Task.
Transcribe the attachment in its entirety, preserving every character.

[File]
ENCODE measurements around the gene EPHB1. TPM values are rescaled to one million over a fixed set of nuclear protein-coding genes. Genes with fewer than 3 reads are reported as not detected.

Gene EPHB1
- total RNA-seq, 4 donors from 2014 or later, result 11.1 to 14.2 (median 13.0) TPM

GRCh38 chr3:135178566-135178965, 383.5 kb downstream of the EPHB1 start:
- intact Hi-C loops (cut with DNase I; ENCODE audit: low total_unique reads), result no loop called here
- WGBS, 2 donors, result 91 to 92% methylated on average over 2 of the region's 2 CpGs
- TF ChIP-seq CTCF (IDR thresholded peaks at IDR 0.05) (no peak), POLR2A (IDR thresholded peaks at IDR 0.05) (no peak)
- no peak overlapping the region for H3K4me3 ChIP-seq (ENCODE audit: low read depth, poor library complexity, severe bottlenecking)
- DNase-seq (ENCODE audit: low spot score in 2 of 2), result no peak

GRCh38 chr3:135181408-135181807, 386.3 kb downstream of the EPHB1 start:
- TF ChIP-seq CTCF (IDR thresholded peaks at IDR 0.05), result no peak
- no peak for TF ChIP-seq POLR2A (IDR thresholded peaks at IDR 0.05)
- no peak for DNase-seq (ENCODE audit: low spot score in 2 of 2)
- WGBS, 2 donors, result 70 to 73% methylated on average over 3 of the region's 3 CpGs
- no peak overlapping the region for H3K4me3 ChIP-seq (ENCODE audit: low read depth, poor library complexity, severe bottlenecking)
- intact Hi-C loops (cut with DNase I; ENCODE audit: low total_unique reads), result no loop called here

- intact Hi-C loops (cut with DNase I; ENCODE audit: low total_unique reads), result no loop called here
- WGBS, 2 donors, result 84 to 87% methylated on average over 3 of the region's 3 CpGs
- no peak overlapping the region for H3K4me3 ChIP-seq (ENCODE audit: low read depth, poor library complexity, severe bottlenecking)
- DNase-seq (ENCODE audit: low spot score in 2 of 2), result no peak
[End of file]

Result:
ENCODE measurements around the gene EPHB1. TPM values are rescaled to one million over a fixed set of nuclear protein-coding genes. Genes with fewer than 3 reads are reported as not detected.

Gene EPHB1
- total RNA-seq, 4 donors from 2014 or later, result 11.1 to 14.2 (median 13.0) TPM

GRCh38 chr3:135178566-135178965, 383.5 kb downstream of the EPHB1 start:
- intact Hi-C loops (cut with DNase I; ENCODE audit: low total_unique reads), result no loop called here
- WGBS, 2 donors, result 91 to 92% methylated on average over 2 of the region's 2 CpGs
- TF ChIP-seq CTCF (IDR thresholded peaks at IDR 0.05) (no peak), POLR2A (IDR thresholded peaks at IDR 0.05) (no peak)
- no peak overlapping the region for H3K4me3 ChIP-seq (ENCODE audit: low read depth, poor library complexity, severe bottlenecking)
- DNase-seq (ENCODE audit: low spot score in 2 of 2), result no peak

GRCh38 chr3:135181408-135181807, 386.3 kb downstream of the EPHB1 start:
- TF ChIP-seq CTCF (IDR thresholded peaks at IDR 0.05), result no peak
- no peak for TF ChIP-seq POLR2A (IDR thresholded peaks at IDR 0.05)
- no peak for DNase-seq (ENCODE audit: low spot score in 2 of 2)
- WGBS, 2 donors, result 70 to 73% methylated on average over 3 of the region's 3 CpGs
- no peak overlapping the region for H3K4me3 ChIP-seq (ENCODE audit: low read depth, poor library complexity, severe bottlenecking)
- intact Hi-C loops (cut with DNase I; ENCODE audit: low total_unique reads), result no loop called here

- intact Hi-C loops (cut with DNase I; ENCODE audit: low total_unique reads), result no loop called here
- WGBS, 2 donors, result 84 to 87% methylated on average over 3 of the region's 3 CpGs
- no peak overlapping the region for H3K4me3 ChIP-seq (ENCODE audit: low read depth, poor library complexity, severe bottlenecking)
- DNase-seq (ENCODE audit: low spot score in 2 of 2), result no peak